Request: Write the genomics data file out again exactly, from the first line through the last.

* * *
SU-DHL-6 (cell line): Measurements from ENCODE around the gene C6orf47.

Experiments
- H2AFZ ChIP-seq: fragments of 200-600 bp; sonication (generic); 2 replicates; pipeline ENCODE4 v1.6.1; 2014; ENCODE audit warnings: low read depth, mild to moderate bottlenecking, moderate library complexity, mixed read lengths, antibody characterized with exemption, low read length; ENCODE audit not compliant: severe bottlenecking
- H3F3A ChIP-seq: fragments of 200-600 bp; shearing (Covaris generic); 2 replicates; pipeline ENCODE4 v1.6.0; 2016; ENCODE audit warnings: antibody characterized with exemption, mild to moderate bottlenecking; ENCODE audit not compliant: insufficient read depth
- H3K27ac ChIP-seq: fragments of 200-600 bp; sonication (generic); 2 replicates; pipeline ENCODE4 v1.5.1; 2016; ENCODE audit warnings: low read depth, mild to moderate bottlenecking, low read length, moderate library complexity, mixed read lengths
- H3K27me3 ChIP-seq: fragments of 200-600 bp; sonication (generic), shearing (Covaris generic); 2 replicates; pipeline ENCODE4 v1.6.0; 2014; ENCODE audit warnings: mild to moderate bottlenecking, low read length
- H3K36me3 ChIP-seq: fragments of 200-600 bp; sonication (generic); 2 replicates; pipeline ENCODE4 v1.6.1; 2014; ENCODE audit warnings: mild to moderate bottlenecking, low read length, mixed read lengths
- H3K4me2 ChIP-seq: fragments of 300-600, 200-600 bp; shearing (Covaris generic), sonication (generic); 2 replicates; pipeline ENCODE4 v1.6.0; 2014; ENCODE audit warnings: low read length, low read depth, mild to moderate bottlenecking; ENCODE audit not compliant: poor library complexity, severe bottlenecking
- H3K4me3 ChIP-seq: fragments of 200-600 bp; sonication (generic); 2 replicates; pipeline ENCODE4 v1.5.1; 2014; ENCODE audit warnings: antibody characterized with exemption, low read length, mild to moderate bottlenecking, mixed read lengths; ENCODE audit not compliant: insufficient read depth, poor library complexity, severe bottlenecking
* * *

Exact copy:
SU-DHL-6 (cell line): Measurements from ENCODE around the gene C6orf47.

Experiments
- H2AFZ ChIP-seq: fragments of 200-600 bp; sonication (generic); 2 replicates; pipeline ENCODE4 v1.6.1; 2014; ENCODE audit warnings: low read depth, mild to moderate bottlenecking, moderate library complexity, mixed read lengths, antibody characterized with exemption, low read length; ENCODE audit not compliant: severe bottlenecking
- H3F3A ChIP-seq: fragments of 200-600 bp; shearing (Covaris generic); 2 replicates; pipeline ENCODE4 v1.6.0; 2016; ENCODE audit warnings: antibody characterized with exemption, mild to moderate bottlenecking; ENCODE audit not compliant: insufficient read depth
- H3K27ac ChIP-seq: fragments of 200-600 bp; sonication (generic); 2 replicates; pipeline ENCODE4 v1.5.1; 2016; ENCODE audit warnings: low read depth, mild to moderate bottlenecking, low read length, moderate library complexity, mixed read lengths
- H3K27me3 ChIP-seq: fragments of 200-600 bp; sonication (generic), shearing (Covaris generic); 2 replicates; pipeline ENCODE4 v1.6.0; 2014; ENCODE audit warnings: mild to moderate bottlenecking, low read length
- H3K36me3 ChIP-seq: fragments of 200-600 bp; sonication (generic); 2 replicates; pipeline ENCODE4 v1.6.1; 2014; ENCODE audit warnings: mild to moderate bottlenecking, low read length, mixed read lengths
- H3K4me2 ChIP-seq: fragments of 300-600, 200-600 bp; shearing (Covaris generic), sonication (generic); 2 replicates; pipeline ENCODE4 v1.6.0; 2014; ENCODE audit warnings: low read length, low read depth, mild to moderate bottlenecking; ENCODE audit not compliant: poor library complexity, severe bottlenecking
- H3K4me3 ChIP-seq: fragments of 200-600 bp; sonication (generic); 2 replicates; pipeline ENCODE4 v1.5.1; 2014; ENCODE audit warnings: antibody characterized with exemption, low read length, mild to moderate bottlenecking, mixed read lengths; ENCODE audit not compliant: insufficient read depth, poor library complexity, severe bottlenecking